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Life On & Off My Farm - Life Changes


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#6256 camdigger OFFLINE  

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Posted August 11, 2015 - 01:24 AM

Bin sweep is in and working. Just in time too....scooping had taken all I had.


Bin sweeps are a PITA, but hopper bottom bins are expensive. The local seed farms have 5000 bu hopper bottoms for their shipping area. They don't sell much corn around home, but lots of peas, barley, oats, and canola. All seem to feed OK as long as the grain is clean and dry enough not to bridge.

Just for curiosity, does anyone around there use the non damaging flat conveyors for grain? Grain vacuums are as popular as bin sweeps at home, but they seem to need a lot of power. My closest neighbor uses a 10" x 60' auger. Big dia for volume and the length for tall bins. He uses a 50 - 60 hp tractor (JD 2130?) to power the auger.
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#6257 olcowhand ONLINE  

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Posted August 11, 2015 - 06:33 AM

Can, I don't know of any flat conveyor systems around here. But all the elevators I ever delivered to used chain bucket systems. Both those elevators are history today. Our feed mill is all anger.
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#6258 camdigger OFFLINE  

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Posted August 11, 2015 - 08:23 AM

Can, I don't know of any flat conveyor systems around here. But all the elevators I ever delivered to used chain bucket systems. Both those elevators are history today. Our feed mill is all anger.


Well, unless you are worried about damage to the kernels during loading, I wouldn't think the conveyor systems would be worth the extra space and cost vs an auger system. Some seed like lentils, peas and soy apparently can be a bit fragile. Broken kernels don't grow. If your corn is tough enough to survive, or you are selling feed stock, who cares? The animal eating the corn will have to munch up the kernels eventually anyway.

The only other advantage is that some conveyor manufacturers have a portable drive over unloader that you can drive a hopper bottom super B over and unload from the belly gate without fussing with a swing away section.

Most elevator systems I've seen are bucket or paddle style. Some are buckets mounted on belting like the old local country elevators, and others are paddles mounted to a long pitch chain like the local feedlot had. Sadly, both the small country elevators and the small feedlot operations are gone now. The elevators fell victim to rail line closures, and the feedlot went broke over the BSE crisis.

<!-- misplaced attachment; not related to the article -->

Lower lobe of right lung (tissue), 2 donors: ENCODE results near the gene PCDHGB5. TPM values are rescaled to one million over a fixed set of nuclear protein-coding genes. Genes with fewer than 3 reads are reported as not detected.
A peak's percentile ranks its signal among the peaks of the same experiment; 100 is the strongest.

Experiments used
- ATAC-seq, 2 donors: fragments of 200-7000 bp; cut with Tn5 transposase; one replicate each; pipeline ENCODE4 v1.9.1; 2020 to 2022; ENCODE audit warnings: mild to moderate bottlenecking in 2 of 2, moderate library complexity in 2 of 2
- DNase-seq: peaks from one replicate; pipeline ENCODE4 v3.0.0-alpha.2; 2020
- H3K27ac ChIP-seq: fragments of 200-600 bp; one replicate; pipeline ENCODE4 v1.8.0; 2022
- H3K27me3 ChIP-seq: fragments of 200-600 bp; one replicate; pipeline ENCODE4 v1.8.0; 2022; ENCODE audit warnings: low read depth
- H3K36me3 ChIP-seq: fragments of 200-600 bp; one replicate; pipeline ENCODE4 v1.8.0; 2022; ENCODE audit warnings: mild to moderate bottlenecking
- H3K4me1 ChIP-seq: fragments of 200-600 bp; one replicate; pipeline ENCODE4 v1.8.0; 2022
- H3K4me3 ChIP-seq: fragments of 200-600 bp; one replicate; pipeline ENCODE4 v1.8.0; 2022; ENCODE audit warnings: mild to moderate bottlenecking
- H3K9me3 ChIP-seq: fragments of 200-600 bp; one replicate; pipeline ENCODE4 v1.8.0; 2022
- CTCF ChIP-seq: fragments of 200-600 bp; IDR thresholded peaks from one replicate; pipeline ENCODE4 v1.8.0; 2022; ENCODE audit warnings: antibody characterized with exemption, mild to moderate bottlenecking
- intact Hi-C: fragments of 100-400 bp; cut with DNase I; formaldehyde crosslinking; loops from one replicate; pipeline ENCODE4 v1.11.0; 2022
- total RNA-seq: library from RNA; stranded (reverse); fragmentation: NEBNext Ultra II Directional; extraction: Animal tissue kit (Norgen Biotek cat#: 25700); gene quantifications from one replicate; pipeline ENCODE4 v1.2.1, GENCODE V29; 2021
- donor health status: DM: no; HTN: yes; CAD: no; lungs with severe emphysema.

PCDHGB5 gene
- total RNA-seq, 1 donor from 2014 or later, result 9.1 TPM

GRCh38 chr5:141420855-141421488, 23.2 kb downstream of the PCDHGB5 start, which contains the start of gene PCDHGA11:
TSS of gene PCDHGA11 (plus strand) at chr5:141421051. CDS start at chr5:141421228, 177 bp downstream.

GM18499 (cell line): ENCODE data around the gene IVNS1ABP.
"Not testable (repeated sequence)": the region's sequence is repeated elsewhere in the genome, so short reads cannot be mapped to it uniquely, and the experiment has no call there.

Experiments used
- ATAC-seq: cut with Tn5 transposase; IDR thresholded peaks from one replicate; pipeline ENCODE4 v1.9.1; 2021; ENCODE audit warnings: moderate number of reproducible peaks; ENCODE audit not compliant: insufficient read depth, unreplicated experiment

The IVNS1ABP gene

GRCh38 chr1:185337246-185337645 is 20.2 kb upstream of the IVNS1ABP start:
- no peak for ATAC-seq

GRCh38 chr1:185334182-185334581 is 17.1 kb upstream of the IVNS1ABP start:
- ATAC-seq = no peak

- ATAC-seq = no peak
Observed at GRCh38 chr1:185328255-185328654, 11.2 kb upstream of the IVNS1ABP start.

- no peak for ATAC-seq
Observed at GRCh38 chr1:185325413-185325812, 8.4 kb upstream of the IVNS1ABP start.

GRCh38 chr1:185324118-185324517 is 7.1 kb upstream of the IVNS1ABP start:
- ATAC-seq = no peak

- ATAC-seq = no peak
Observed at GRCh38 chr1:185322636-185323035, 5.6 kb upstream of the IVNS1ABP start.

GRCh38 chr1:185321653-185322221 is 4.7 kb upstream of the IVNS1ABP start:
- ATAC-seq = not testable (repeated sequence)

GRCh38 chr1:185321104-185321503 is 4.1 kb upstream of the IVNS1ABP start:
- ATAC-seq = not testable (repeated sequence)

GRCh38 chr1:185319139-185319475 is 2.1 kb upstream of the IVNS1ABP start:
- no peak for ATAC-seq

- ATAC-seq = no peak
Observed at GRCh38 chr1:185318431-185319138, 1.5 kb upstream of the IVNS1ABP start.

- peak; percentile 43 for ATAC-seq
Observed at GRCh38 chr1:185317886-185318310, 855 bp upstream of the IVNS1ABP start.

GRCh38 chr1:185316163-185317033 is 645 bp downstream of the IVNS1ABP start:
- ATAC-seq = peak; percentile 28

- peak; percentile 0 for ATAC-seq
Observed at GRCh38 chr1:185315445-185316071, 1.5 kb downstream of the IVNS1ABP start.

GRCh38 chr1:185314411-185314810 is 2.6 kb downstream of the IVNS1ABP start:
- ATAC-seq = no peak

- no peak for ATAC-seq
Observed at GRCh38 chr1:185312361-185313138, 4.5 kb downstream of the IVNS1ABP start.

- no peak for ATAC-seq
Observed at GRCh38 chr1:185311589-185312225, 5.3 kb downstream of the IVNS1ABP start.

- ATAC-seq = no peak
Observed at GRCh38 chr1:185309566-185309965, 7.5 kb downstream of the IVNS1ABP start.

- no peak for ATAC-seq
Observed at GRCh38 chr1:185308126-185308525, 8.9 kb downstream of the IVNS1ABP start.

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#6259 olcowhand ONLINE  

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Posted August 11, 2015 - 11:19 AM

All the hay is cut & I serviced the rake, tedder, and roll baler this morning.  The rake took a little work to get things realigned from where things had loosened over time.  Had to heat the bolts/nuts to get them to move.  

Going out now to load the last load of corn for sale.  After that I can get some mowing done.  

 

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#6260 olcowhand ONLINE  

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Posted August 11, 2015 - 01:14 PM

Corn is all gone but 1,600 bushels or so which I'll grind for calves. One checkmark off the to do list.
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#6261 KennyP ONLINE  

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Posted August 11, 2015 - 04:33 PM

Glad the to do list is getting smaller! Maybe a GT can fit into you day soon!


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#6262 olcowhand ONLINE  

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Posted August 12, 2015 - 02:54 PM

Been tedding & raking hay most all the day.  Fixing to go start rolling the alfalfa field, but the Sudex won't roll till tomorrow.  Bouncing in the rough hay fields sure makes the neck & shoulders ache, but I suppose it'll toughen it all up, at least I hope it will.  Taking a coffee break after raking before I start rolling.  Before I would be getting ready to milk right about now.  That is something I don't really miss, but I will say it still seems odd though.